Tuesday, April 15, 2008

21st Century Literacy

My last post for the night, I promise. What is 21st Century Literacy? First, and foremost, it is a literacy. Not a skill. When we teach skills, and I know we have to, that is only the beginning. When we teach them literacy, we've set them free. 21st Century Literacy?

Think. Communicate your thoughts. Collaborate with other thinkers. Think some more. Create. None of these are technology skills. But technology makes all of them happen far faster, better, and deeper than ever before.

Literacy starts with reading. A generation ago, the common wisdom was that reading would become less and less necessary. I would argue that reading is more important than ever.

Yes, the cliché is true that we have to prepare students for careers that haven’t been invented yet. But it is also true that we have to prepare them to re-invent themselves and their skill set again at 30, 40, 50; long after they’ve left "schooling." How many of us are modeling this? How many of us are still relying mainly on the skills we were taught? When we need to know how to do something new, what do we do? Ask to be taught or jump in and start learning? (Have you ever heard "I'd really like to learn something about this Web 2.0 stuff, will you offer a workshop?") I know I'm being unfair, workshops definitely have their place, but the best workshops offer just a touch of teaching and lots of discovery and engagement with a resource (me) available for help.

Today in class students blogged their reading books and responded to other blogs. Would reading journals serve the same purpose? Maybe to the teacher, but not to the students. Teens are desperate to talk to each other. We've given them a higher plane to carry on the conversation and they are engaged in discussing, evaluating and comparing books. We had an oral discussion of what makes a blog entry interesting and worth commenting on. Moving on, students used some advanced word processing features to collaboratively analyze the differences between a summary and a synthesis of a non-fiction article. They then pulled up the webs they'd made of their articles (there had summarized one of 10 articles pre-selected) and expanded the webs to include their thinking about their reading (metacognition). Tonight they'll finish their rough drafts. They'll use software to record an mp3 of their synthesis and practice reading with expression. Then they'll listen to themselves as they re-read and revise their draft. Is any of this the "shock and awe" use of technology Sam Morris of Cary Academy describes so well? Nope. Is it powerful? Yes! Transformative? Yes!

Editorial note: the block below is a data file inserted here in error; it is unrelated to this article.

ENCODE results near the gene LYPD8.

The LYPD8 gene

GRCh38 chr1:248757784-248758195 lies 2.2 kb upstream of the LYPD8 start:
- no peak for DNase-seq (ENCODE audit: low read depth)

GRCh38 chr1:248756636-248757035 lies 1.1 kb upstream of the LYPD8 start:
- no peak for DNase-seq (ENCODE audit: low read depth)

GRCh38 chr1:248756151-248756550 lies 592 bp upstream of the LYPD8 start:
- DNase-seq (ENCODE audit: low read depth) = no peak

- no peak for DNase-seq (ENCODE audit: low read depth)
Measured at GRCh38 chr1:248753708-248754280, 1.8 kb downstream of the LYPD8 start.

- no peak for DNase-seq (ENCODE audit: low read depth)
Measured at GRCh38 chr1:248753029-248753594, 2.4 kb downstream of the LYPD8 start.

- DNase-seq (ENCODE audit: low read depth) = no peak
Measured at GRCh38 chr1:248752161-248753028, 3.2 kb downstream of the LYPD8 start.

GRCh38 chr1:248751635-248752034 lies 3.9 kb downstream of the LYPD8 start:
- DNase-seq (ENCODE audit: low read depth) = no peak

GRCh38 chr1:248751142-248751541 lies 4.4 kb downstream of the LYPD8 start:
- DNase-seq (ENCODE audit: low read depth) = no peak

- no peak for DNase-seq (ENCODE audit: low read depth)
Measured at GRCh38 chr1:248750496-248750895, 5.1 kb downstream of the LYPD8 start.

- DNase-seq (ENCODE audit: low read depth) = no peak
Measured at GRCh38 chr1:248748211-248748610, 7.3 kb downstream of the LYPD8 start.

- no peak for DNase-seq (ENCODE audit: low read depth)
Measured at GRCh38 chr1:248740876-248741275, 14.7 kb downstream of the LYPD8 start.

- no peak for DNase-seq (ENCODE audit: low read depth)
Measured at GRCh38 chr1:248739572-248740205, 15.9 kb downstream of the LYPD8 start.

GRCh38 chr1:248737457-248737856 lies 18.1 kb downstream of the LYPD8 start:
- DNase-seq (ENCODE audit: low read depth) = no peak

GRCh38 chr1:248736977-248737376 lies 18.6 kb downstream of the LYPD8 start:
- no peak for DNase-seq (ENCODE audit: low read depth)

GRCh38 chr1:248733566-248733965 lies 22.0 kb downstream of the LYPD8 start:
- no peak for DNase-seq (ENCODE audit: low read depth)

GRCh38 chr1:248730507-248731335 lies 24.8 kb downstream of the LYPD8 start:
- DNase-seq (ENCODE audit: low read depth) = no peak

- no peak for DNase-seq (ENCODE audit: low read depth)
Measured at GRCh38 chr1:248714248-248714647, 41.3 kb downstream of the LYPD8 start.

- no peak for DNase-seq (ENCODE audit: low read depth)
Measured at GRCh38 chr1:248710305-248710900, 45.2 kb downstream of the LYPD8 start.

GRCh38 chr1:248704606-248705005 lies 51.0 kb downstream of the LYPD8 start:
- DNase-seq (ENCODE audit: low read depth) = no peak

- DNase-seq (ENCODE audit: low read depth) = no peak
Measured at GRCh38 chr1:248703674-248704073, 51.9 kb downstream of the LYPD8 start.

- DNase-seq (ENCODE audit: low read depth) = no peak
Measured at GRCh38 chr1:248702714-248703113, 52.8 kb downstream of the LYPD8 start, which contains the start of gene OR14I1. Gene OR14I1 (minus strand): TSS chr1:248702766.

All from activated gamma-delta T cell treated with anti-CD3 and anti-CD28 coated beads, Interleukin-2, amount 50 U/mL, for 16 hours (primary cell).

1 comment:

Jen said...

Love this!

Questions - is there nothing negative about the impact of technology on literacy? It is easy to agree that technology can make the processes of communicating thoughts, collaborating, and creating - faster, but not always better and deeper. Perhaps sometimes, perhaps often, but not always. Slow process, having to write and mail a letter, having time between thoughts and their communication has merits. Being "alone with your thoughts" can be good.

Having said that -what fun to read your blog and respond here in NJ!